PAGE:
Background: Out-of-hospital cardiac arrest (OHCA) is a leading cause of mortality and serious neurological morbidity in Europe. Recent studies have demonstrated the adverse physiological consequences of poor resuscitation technique and have shown that quality of cardiopulmonary resuscitation (CPR) is a critical determinant of outcome from OHCA. Telemetry of the defibrillator transthoracic impedance (TTI) trace can objectively measure quality of pre-hospital resuscitation. This study aims to analyse the impact of targeted resuscitation feedback and training on quality of pre-hospital resuscitation.
Methods: Prospective, single centre, cohort study over 13 months (1st December 2009-31st December 2010). Baseline pre-hospital resuscitation data was gathered over a 3-month period. Modems (n=40) were fitted to defibrillators on ambulance vehicles. Following a resuscitation attempt, the event was sent via telemetry and the TTI trace analysed. Outcome measures were time spent performing chest compressions, compression rate, the interval required to deliver a defibrillator shock and use of automatic or manual cardiac rhythm analysis. Targeted resuscitation classes were introduced and all ambulance crews received feedback following a resuscitation attempt. Pre-hospital resuscitation quality pre and post intervention were compared.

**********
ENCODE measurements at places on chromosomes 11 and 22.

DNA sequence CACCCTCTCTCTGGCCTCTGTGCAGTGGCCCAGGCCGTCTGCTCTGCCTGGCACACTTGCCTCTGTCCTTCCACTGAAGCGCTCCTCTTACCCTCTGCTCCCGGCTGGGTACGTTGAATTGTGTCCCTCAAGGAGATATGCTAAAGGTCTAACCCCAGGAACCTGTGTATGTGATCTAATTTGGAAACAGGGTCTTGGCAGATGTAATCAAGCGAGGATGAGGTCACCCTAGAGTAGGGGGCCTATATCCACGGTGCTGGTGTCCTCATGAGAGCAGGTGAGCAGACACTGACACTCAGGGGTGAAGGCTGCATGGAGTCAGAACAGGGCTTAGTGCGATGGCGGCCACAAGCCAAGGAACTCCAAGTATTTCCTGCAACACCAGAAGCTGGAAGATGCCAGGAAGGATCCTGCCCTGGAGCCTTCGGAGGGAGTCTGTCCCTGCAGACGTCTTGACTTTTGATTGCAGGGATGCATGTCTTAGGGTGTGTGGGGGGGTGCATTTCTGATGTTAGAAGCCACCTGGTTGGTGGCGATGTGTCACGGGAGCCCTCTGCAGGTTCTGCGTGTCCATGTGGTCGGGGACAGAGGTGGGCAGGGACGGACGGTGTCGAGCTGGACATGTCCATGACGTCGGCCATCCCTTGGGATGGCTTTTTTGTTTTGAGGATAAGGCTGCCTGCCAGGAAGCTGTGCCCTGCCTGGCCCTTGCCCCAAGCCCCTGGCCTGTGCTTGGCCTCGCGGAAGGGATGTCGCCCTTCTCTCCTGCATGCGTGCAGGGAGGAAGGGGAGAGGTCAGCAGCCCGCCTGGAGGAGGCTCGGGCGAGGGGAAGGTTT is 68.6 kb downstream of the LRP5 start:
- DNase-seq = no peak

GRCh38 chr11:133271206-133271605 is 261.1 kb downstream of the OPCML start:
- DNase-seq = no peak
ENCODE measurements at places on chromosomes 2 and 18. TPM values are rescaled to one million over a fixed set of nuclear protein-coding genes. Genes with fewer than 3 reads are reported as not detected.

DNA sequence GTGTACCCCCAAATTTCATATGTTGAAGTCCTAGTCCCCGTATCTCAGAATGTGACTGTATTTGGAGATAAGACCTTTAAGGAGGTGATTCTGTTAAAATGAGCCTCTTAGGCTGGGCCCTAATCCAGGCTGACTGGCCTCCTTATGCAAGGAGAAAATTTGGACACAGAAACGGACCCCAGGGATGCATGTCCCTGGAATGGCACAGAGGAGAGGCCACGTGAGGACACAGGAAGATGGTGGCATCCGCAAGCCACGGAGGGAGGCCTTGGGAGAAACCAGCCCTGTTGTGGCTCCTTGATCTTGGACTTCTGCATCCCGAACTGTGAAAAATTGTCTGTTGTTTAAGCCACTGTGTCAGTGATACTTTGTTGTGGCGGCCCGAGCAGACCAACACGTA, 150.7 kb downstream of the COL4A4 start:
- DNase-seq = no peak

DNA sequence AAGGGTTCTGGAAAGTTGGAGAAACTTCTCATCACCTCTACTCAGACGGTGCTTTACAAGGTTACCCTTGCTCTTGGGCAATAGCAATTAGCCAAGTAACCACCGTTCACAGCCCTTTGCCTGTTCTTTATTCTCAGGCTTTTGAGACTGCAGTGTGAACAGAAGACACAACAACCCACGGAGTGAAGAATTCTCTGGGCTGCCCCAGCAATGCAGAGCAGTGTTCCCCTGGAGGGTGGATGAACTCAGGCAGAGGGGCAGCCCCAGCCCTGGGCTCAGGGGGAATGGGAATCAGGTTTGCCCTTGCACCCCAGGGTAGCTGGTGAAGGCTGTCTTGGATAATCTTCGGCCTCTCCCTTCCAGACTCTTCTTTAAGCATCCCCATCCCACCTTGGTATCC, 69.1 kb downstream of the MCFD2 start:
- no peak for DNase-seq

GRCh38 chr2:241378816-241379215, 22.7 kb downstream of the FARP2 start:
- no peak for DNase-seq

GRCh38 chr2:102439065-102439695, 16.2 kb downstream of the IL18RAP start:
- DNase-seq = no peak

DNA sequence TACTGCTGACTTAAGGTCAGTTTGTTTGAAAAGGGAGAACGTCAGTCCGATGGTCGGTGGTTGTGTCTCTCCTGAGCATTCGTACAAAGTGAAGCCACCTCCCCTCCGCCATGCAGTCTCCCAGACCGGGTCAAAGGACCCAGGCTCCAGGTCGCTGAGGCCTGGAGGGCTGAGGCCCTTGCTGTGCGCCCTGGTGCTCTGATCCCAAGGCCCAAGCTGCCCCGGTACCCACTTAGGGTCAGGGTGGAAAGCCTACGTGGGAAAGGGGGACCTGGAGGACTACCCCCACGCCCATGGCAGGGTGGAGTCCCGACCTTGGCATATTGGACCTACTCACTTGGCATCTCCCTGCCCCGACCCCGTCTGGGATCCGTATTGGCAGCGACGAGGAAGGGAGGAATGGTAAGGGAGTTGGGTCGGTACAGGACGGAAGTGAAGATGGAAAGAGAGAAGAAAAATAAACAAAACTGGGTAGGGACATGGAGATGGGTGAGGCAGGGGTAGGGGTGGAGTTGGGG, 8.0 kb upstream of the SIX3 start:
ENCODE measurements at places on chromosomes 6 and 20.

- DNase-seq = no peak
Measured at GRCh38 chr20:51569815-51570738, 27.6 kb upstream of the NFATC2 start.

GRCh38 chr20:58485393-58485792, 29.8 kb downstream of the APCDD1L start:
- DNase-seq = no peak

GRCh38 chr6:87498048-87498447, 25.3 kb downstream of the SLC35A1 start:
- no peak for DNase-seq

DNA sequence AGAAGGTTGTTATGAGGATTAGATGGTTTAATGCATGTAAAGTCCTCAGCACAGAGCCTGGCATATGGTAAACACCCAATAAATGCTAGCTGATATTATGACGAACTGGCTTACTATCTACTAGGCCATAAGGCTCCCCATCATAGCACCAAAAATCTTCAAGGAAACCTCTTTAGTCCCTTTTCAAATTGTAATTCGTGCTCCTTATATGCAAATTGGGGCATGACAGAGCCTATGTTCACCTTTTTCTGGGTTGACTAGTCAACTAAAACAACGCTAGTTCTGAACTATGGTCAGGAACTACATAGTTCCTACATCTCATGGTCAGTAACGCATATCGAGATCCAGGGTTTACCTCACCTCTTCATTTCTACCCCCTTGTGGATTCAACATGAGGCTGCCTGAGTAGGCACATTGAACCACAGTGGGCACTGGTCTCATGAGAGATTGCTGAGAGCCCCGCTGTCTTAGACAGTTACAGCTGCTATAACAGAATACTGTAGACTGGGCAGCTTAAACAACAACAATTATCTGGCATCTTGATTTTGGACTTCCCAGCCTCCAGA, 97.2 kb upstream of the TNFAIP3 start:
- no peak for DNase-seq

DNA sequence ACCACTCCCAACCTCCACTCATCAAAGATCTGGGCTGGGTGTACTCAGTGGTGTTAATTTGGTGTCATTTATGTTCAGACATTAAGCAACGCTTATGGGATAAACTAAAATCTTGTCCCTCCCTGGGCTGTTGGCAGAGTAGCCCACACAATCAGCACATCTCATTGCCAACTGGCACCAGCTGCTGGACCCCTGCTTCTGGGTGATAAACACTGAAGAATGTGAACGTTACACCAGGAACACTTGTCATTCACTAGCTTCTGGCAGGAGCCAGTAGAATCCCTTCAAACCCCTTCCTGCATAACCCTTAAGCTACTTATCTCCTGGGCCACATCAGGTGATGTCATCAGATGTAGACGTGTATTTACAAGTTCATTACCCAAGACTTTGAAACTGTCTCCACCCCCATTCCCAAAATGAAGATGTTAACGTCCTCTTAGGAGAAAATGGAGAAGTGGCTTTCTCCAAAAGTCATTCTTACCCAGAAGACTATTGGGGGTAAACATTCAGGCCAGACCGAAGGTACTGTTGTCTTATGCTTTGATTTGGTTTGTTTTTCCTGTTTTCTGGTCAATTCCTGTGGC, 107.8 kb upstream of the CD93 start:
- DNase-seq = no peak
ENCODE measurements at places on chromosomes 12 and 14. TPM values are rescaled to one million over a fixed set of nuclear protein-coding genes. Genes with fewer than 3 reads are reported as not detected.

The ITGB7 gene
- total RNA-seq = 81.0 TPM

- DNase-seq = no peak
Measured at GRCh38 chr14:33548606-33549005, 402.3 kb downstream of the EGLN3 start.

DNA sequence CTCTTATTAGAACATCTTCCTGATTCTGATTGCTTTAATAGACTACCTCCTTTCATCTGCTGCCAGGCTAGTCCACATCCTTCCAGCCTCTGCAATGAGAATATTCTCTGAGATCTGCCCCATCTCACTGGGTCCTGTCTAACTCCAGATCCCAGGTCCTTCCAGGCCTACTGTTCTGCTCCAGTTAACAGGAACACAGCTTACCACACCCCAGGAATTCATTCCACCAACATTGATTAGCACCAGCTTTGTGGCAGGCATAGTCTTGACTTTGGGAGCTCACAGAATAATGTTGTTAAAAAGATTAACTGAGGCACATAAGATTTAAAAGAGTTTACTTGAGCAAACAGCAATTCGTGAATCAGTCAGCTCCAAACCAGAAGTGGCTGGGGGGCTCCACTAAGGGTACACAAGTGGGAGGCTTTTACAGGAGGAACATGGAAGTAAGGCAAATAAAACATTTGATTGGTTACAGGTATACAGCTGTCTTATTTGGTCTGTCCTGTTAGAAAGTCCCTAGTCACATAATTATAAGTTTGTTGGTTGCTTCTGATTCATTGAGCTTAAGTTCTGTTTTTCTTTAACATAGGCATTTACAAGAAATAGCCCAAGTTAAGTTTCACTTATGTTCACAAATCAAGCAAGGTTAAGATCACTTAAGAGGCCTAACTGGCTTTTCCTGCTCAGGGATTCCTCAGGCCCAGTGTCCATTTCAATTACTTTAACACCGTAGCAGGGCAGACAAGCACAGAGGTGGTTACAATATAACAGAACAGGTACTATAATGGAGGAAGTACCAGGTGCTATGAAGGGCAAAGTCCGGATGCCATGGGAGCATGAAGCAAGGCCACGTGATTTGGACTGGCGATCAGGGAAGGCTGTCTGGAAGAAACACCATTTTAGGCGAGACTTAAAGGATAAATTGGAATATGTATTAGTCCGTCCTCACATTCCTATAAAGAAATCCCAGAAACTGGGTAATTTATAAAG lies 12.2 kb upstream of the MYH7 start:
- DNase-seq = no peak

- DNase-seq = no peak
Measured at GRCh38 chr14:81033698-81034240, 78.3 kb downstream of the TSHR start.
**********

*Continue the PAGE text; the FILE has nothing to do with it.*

Results: 111 resuscitation traces were analysed. Mean hands-on-chest time improved significantly following feedback and targeted resuscitation training (73.0% vs 79.3%, p=0.007). There was no significant change in compression rate during the study period. There was a significant reduction in median time-to-shock interval from 20.25s (IQR 15.50-25.50s) to 13.45 s (IQR 2.25-22.00 s) (p=0.006). Automatic rhythm recognition fell from 50% to 28.6% (p=0.03) following intervention.
Conclusion: Telemetry and analysis of the TTI trace following OHCA allows objective evaluation of the quality of pre-hospital resuscitation. Targeted resuscitation training and ambulance feedback improves the quality of pre-hospital resuscitation. Further studies are required to establish possible survival benefit from this technique.
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